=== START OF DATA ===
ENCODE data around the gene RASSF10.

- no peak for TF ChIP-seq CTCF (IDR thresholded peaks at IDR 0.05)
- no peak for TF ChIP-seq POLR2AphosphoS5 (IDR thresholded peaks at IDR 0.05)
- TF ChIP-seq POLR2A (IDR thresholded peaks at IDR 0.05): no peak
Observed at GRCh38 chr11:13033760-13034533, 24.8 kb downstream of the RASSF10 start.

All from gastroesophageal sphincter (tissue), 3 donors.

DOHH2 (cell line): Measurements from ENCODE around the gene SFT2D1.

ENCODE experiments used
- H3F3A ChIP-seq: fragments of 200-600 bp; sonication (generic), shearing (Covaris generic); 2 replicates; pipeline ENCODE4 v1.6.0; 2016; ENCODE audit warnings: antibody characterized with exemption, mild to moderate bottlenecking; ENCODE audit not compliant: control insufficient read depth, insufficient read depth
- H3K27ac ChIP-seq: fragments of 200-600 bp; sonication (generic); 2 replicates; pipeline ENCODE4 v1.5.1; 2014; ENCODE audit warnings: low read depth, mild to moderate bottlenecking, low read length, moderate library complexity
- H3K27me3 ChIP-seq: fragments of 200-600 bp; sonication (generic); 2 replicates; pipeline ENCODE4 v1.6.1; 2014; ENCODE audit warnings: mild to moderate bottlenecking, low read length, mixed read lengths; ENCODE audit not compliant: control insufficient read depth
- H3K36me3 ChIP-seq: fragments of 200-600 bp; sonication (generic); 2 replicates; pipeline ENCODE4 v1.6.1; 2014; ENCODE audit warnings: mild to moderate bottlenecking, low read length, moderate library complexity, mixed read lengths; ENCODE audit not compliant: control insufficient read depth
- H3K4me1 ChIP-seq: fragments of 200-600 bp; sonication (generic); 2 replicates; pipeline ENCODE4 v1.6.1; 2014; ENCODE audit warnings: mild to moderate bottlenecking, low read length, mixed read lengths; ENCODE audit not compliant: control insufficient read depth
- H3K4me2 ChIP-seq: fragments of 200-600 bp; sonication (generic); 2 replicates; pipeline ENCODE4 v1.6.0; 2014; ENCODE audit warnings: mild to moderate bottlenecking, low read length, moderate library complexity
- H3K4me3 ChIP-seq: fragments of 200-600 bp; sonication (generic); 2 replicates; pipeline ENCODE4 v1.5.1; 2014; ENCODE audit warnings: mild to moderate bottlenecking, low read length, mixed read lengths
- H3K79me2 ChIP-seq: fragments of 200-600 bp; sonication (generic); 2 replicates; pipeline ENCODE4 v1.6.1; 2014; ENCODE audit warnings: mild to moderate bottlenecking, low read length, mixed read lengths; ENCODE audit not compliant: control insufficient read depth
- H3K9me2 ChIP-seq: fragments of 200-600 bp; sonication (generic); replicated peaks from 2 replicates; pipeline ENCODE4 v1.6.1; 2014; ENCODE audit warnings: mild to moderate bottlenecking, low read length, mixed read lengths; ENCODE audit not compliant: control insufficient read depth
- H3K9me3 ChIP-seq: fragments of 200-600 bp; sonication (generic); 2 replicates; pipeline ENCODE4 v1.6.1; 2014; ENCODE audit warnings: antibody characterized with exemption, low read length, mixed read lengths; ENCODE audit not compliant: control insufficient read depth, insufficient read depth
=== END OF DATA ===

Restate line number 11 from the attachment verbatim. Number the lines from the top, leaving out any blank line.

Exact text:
- H3K27me3 ChIP-seq: fragments of 200-600 bp; sonication (generic); 2 replicates; pipeline ENCODE4 v1.6.1; 2014; ENCODE audit warnings: mild to moderate bottlenecking, low read length, mixed read lengths; ENCODE audit not compliant: control insufficient read depth